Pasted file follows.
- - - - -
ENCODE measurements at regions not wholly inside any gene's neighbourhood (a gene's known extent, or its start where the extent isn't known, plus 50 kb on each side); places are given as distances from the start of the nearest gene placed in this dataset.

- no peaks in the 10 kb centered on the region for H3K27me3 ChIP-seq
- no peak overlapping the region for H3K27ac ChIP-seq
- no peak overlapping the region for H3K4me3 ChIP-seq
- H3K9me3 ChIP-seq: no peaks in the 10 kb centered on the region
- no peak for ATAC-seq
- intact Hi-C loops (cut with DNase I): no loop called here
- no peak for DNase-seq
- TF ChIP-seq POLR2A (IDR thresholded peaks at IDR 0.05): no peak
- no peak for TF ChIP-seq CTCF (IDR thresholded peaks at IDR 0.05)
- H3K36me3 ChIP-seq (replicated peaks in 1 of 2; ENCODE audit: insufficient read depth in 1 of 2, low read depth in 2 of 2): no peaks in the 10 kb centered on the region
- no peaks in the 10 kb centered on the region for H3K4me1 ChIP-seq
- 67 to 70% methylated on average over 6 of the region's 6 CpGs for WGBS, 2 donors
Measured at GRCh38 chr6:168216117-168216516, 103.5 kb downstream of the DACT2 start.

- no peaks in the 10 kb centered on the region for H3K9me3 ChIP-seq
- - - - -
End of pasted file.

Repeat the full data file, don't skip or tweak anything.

ENCODE measurements at regions not wholly inside any gene's neighbourhood (a gene's known extent, or its start where the extent isn't known, plus 50 kb on each side); places are given as distances from the start of the nearest gene placed in this dataset.

- no peaks in the 10 kb centered on the region for H3K27me3 ChIP-seq
- no peak overlapping the region for H3K27ac ChIP-seq
- no peak overlapping the region for H3K4me3 ChIP-seq
- H3K9me3 ChIP-seq: no peaks in the 10 kb centered on the region
- no peak for ATAC-seq
- intact Hi-C loops (cut with DNase I): no loop called here
- no peak for DNase-seq
- TF ChIP-seq POLR2A (IDR thresholded peaks at IDR 0.05): no peak
- no peak for TF ChIP-seq CTCF (IDR thresholded peaks at IDR 0.05)
- H3K36me3 ChIP-seq (replicated peaks in 1 of 2; ENCODE audit: insufficient read depth in 1 of 2, low read depth in 2 of 2): no peaks in the 10 kb centered on the region
- no peaks in the 10 kb centered on the region for H3K4me1 ChIP-seq
- 67 to 70% methylated on average over 6 of the region's 6 CpGs for WGBS, 2 donors
Measured at GRCh38 chr6:168216117-168216516, 103.5 kb downstream of the DACT2 start.

- no peaks in the 10 kb centered on the region for H3K9me3 ChIP-seq